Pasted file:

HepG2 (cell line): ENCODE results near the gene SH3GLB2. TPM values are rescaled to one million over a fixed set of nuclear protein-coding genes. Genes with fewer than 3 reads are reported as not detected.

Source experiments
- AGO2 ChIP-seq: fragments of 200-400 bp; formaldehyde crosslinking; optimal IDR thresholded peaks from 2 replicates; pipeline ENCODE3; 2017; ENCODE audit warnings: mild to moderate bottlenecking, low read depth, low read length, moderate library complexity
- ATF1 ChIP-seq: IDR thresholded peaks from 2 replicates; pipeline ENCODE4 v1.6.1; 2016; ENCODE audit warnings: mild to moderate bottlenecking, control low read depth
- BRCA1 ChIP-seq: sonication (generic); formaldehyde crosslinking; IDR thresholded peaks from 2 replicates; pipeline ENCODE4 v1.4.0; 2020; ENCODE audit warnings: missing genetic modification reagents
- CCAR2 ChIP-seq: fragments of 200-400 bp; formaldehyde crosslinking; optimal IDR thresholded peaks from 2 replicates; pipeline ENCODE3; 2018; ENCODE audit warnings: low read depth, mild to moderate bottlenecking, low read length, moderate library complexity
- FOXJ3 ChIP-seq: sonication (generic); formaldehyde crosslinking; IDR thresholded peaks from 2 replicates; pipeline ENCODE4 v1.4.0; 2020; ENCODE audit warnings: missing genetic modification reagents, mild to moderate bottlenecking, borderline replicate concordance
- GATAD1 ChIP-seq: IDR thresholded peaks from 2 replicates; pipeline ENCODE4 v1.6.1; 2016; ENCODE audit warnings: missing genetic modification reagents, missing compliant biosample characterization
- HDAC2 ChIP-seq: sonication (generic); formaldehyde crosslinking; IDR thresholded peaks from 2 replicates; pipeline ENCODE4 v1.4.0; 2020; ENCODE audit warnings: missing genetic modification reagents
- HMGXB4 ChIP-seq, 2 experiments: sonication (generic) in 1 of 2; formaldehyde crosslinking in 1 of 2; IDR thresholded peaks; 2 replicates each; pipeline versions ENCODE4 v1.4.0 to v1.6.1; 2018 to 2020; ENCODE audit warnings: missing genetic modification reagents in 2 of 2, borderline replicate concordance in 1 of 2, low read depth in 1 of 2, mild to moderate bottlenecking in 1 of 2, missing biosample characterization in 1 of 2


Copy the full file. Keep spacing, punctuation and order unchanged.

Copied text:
HepG2 (cell line): ENCODE results near the gene SH3GLB2. TPM values are rescaled to one million over a fixed set of nuclear protein-coding genes. Genes with fewer than 3 reads are reported as not detected.

Source experiments
- AGO2 ChIP-seq: fragments of 200-400 bp; formaldehyde crosslinking; optimal IDR thresholded peaks from 2 replicates; pipeline ENCODE3; 2017; ENCODE audit warnings: mild to moderate bottlenecking, low read depth, low read length, moderate library complexity
- ATF1 ChIP-seq: IDR thresholded peaks from 2 replicates; pipeline ENCODE4 v1.6.1; 2016; ENCODE audit warnings: mild to moderate bottlenecking, control low read depth
- BRCA1 ChIP-seq: sonication (generic); formaldehyde crosslinking; IDR thresholded peaks from 2 replicates; pipeline ENCODE4 v1.4.0; 2020; ENCODE audit warnings: missing genetic modification reagents
- CCAR2 ChIP-seq: fragments of 200-400 bp; formaldehyde crosslinking; optimal IDR thresholded peaks from 2 replicates; pipeline ENCODE3; 2018; ENCODE audit warnings: low read depth, mild to moderate bottlenecking, low read length, moderate library complexity
- FOXJ3 ChIP-seq: sonication (generic); formaldehyde crosslinking; IDR thresholded peaks from 2 replicates; pipeline ENCODE4 v1.4.0; 2020; ENCODE audit warnings: missing genetic modification reagents, mild to moderate bottlenecking, borderline replicate concordance
- GATAD1 ChIP-seq: IDR thresholded peaks from 2 replicates; pipeline ENCODE4 v1.6.1; 2016; ENCODE audit warnings: missing genetic modification reagents, missing compliant biosample characterization
- HDAC2 ChIP-seq: sonication (generic); formaldehyde crosslinking; IDR thresholded peaks from 2 replicates; pipeline ENCODE4 v1.4.0; 2020; ENCODE audit warnings: missing genetic modification reagents
- HMGXB4 ChIP-seq, 2 experiments: sonication (generic) in 1 of 2; formaldehyde crosslinking in 1 of 2; IDR thresholded peaks; 2 replicates each; pipeline versions ENCODE4 v1.4.0 to v1.6.1; 2018 to 2020; ENCODE audit warnings: missing genetic modification reagents in 2 of 2, borderline replicate concordance in 1 of 2, low read depth in 1 of 2, mild to moderate bottlenecking in 1 of 2, missing biosample characterization in 1 of 2